What is Cell Painting?
Throughout history, humans have been attempting to tackle human disease from all sorts of perspectives using a variety of tools to help identify root causes. As our knowledge of medicine has evolved and advances in technology helping to bridge gaps, we’ve been able to look deeper and deeper into the body to help paint an increasingly representative image of what is taking place at the cellular level. One such sophisticated, advanced technique in the field of microscopy is Cell Painting. In a nutshell, cell painting is a high-content, multiplexed image-based assay that is utilized for cytological profiling where several compartments of the cell are “painted” with a variety of organelle specific stains. When performed, phenotypic examination of physiological, metabolic, or epigenetic perturbations in different cellular compartments can be visualized. The resulting data can be analyzed using hundreds to thousands of parameters, in which phenotypic clustering will be independent of a known target. This ability to analyze large amounts of data and generate inferences in a “cast a wide net” approach, allows the assay to develop mechanical explanations as to how a particular drug is operating and affecting samples.
Scientists at Visikol used this cell painting technique to elucidate the effects of a small molecule anti-proliferative therapeutic and cytochalasin B in cancer cells. The small molecule therapeutic used in this study is a potent anti-neoplastic and anti-mitotic taxane drug, which binds to the N-terminus of β-tubulin and stabilizes microtubules arresting the cell cycle at the G2/M phase. Cytochalasin B is a cell-permeable mycotoxin. It strongly inhibits network formation by actin filaments. Below, a simplified representation of the assay’s workflow can be visualized.
Cell Painting Results
A549 cells (lung adenocarcinoma cells) treated with different concentrations of anti-proliferation small molecule. (A) Merged images show nucleus (stained by Hoechst), cytoskeleton (stained by phalloidin), and ER (stained by concanavalin A). (B) Merged images show nucleus (stained by Hoechst), cytoskeleton (stained by phalloidin), and mitochondria (stained by Mito Tracker). The effect of the anti-proliferation small molecule on ER network can be seen from 2µM onwards. At 50µm the ER network formation and cytoskeleton is inhibited, and induces disintegration of mitochondria.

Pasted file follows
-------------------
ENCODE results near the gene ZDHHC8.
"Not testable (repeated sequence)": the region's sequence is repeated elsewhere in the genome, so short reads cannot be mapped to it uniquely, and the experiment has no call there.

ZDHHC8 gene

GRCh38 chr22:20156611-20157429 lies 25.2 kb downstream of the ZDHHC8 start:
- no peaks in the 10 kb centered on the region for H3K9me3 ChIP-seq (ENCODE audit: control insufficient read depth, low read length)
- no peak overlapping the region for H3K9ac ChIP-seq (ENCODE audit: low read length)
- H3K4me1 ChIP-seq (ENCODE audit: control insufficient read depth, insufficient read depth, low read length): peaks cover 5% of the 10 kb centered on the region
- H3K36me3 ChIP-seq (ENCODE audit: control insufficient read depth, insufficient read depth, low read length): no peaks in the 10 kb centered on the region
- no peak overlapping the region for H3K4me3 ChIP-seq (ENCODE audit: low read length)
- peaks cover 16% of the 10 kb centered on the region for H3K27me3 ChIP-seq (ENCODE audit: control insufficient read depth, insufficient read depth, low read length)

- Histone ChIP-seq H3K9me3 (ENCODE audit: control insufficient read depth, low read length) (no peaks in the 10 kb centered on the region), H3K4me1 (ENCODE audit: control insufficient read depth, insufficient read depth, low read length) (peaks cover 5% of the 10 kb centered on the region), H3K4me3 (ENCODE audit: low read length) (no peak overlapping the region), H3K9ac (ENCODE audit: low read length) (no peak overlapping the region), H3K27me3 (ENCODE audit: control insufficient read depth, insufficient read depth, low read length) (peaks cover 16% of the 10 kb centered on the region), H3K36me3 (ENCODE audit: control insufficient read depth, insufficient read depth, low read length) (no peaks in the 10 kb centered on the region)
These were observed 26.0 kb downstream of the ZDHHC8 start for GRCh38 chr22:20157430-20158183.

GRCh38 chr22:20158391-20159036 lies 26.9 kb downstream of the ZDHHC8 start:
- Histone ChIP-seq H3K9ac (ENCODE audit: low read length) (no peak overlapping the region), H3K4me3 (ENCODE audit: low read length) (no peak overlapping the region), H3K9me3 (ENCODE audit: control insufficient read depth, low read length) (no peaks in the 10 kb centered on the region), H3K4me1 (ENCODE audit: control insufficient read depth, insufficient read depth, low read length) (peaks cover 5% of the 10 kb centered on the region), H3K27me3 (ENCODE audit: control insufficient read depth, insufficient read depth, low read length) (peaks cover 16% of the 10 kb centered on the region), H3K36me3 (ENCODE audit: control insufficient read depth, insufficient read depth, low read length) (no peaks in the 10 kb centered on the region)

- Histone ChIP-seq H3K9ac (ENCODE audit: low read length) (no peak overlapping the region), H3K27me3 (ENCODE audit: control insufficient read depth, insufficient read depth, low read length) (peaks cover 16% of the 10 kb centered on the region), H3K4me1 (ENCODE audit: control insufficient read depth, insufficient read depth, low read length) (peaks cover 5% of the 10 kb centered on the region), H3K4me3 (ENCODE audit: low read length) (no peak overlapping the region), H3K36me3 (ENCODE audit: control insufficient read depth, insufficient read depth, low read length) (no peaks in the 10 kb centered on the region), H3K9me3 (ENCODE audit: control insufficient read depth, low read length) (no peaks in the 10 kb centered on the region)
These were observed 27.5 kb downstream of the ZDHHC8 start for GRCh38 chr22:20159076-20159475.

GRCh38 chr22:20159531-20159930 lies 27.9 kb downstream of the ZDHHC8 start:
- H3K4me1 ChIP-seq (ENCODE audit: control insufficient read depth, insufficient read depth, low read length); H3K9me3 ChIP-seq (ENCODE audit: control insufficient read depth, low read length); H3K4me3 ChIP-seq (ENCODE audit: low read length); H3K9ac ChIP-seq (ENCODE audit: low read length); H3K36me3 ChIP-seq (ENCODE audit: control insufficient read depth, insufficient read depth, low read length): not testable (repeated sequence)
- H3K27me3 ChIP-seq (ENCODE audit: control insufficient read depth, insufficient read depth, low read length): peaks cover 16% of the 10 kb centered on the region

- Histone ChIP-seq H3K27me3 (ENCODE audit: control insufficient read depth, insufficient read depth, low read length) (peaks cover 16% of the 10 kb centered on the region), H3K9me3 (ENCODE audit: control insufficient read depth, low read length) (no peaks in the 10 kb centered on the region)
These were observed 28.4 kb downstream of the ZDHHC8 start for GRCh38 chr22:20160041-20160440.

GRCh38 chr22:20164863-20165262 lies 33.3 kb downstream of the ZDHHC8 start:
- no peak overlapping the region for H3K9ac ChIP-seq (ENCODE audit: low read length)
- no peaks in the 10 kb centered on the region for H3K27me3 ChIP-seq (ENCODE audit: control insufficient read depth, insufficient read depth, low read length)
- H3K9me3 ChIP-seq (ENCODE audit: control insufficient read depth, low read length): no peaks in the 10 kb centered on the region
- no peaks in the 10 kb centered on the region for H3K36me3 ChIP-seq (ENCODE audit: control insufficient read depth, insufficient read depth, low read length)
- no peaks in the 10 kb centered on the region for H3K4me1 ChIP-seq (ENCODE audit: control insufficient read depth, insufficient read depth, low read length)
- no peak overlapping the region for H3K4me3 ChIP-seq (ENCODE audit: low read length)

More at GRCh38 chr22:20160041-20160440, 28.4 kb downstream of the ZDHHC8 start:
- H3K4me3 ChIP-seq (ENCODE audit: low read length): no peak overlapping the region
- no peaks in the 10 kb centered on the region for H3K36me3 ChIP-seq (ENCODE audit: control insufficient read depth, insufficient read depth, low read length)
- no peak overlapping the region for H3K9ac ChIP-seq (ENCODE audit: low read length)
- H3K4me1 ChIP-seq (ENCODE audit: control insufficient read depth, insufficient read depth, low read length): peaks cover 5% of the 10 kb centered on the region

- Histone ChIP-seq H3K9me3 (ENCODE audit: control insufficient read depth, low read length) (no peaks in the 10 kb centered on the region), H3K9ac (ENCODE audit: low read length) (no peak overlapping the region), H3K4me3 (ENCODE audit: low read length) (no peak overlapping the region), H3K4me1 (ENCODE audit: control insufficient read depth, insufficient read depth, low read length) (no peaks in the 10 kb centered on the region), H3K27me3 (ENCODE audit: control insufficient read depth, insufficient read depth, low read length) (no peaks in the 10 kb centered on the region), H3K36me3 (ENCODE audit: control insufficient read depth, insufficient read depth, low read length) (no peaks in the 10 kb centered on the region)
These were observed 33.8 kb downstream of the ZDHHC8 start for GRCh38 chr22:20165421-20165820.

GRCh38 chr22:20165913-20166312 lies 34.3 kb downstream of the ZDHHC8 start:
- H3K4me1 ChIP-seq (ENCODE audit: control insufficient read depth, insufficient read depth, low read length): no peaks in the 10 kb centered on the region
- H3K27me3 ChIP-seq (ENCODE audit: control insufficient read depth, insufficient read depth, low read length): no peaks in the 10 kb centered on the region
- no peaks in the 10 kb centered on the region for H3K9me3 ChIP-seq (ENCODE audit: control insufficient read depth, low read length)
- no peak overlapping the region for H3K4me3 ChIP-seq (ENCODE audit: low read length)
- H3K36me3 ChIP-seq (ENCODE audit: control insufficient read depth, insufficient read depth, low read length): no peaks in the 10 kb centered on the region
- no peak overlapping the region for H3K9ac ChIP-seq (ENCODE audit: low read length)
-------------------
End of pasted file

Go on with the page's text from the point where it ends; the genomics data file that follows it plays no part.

A549 cells treated with different concentrations of cytochalasin B. (A) Merged images show nucleus (stained by Hoechst), cytoskeleton (stained by phalloidin), and mitochondria (stained by Mito Tracker). (B) Merged images show nucleus (stained by Hoechst), cytoskeleton (stained by phalloidin), and nucleoli (stained by SYTO14). The effect of cytochalasin B on mitochondria can be seen from 0.2µM onwards. At 5µm, cytochalasin B inhibits cytoskeleton formation and disintegrates mitochondria and nucleoli.
Significance of Variables
Significance * Effect of Variables
Control, Mitotracker, texture “low”
Anti-proliferation small molecule, 250uM, texture “high”
Control, ER, median intensity “low”
Anti-proliferation small molecule, 250uM, ER (concanavalin) median intensity “high”
Principal Component Analysis
Visikol’s future perspectives include incorporating high-throughput robotics and automation to seed cells and deliver compounds to microplates, improving high throughput technology in imaging and its computational image processing pipeline by integrating the data generated with AI and machine learning tools. Our approach aids pharmaceutical research in solving drug discovery problems with high specificity and sensitivity with high temporal and spatial resolutions. The idea at Visikol is to help the drug discovery process to “fail faster”. By being able to visualize tangible changes at the cellular level, researchers can more quickly discern whether a drug is performing effectively or not.